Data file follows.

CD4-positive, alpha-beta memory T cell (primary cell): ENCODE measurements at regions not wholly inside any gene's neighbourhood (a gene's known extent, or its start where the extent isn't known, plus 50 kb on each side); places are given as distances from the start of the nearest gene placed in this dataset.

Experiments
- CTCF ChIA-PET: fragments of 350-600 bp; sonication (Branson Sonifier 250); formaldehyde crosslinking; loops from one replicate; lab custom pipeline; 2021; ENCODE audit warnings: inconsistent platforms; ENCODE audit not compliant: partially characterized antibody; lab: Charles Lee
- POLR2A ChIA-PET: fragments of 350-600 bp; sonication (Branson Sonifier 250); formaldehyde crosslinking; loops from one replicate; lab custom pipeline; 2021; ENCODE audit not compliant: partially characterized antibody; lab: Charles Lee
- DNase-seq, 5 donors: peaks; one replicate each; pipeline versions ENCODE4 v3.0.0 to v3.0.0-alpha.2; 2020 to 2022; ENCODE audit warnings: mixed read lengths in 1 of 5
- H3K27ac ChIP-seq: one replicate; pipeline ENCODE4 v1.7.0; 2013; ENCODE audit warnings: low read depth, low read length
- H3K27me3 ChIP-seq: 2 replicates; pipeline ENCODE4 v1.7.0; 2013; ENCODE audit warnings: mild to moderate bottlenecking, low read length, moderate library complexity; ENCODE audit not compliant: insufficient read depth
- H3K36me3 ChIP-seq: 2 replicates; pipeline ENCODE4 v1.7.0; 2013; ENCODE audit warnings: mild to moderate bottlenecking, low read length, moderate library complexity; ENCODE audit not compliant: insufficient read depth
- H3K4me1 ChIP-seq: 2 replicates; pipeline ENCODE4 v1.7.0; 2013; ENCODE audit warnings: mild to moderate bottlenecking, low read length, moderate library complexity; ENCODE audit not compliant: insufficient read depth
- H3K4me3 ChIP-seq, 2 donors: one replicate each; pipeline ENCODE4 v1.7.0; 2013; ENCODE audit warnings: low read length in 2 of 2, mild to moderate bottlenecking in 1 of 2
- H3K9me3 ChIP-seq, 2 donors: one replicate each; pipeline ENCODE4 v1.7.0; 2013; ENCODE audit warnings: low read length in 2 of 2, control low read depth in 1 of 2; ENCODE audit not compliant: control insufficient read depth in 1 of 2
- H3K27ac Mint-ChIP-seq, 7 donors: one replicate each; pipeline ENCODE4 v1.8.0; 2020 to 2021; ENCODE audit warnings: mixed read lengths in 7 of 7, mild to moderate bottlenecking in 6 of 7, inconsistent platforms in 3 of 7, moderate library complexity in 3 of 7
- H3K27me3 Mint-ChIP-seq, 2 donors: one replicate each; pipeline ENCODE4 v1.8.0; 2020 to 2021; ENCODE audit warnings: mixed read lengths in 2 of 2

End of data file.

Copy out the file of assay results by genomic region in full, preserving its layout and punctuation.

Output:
CD4-positive, alpha-beta memory T cell (primary cell): ENCODE measurements at regions not wholly inside any gene's neighbourhood (a gene's known extent, or its start where the extent isn't known, plus 50 kb on each side); places are given as distances from the start of the nearest gene placed in this dataset.

Experiments
- CTCF ChIA-PET: fragments of 350-600 bp; sonication (Branson Sonifier 250); formaldehyde crosslinking; loops from one replicate; lab custom pipeline; 2021; ENCODE audit warnings: inconsistent platforms; ENCODE audit not compliant: partially characterized antibody; lab: Charles Lee
- POLR2A ChIA-PET: fragments of 350-600 bp; sonication (Branson Sonifier 250); formaldehyde crosslinking; loops from one replicate; lab custom pipeline; 2021; ENCODE audit not compliant: partially characterized antibody; lab: Charles Lee
- DNase-seq, 5 donors: peaks; one replicate each; pipeline versions ENCODE4 v3.0.0 to v3.0.0-alpha.2; 2020 to 2022; ENCODE audit warnings: mixed read lengths in 1 of 5
- H3K27ac ChIP-seq: one replicate; pipeline ENCODE4 v1.7.0; 2013; ENCODE audit warnings: low read depth, low read length
- H3K27me3 ChIP-seq: 2 replicates; pipeline ENCODE4 v1.7.0; 2013; ENCODE audit warnings: mild to moderate bottlenecking, low read length, moderate library complexity; ENCODE audit not compliant: insufficient read depth
- H3K36me3 ChIP-seq: 2 replicates; pipeline ENCODE4 v1.7.0; 2013; ENCODE audit warnings: mild to moderate bottlenecking, low read length, moderate library complexity; ENCODE audit not compliant: insufficient read depth
- H3K4me1 ChIP-seq: 2 replicates; pipeline ENCODE4 v1.7.0; 2013; ENCODE audit warnings: mild to moderate bottlenecking, low read length, moderate library complexity; ENCODE audit not compliant: insufficient read depth
- H3K4me3 ChIP-seq, 2 donors: one replicate each; pipeline ENCODE4 v1.7.0; 2013; ENCODE audit warnings: low read length in 2 of 2, mild to moderate bottlenecking in 1 of 2
- H3K9me3 ChIP-seq, 2 donors: one replicate each; pipeline ENCODE4 v1.7.0; 2013; ENCODE audit warnings: low read length in 2 of 2, control low read depth in 1 of 2; ENCODE audit not compliant: control insufficient read depth in 1 of 2
- H3K27ac Mint-ChIP-seq, 7 donors: one replicate each; pipeline ENCODE4 v1.8.0; 2020 to 2021; ENCODE audit warnings: mixed read lengths in 7 of 7, mild to moderate bottlenecking in 6 of 7, inconsistent platforms in 3 of 7, moderate library complexity in 3 of 7
- H3K27me3 Mint-ChIP-seq, 2 donors: one replicate each; pipeline ENCODE4 v1.8.0; 2020 to 2021; ENCODE audit warnings: mixed read lengths in 2 of 2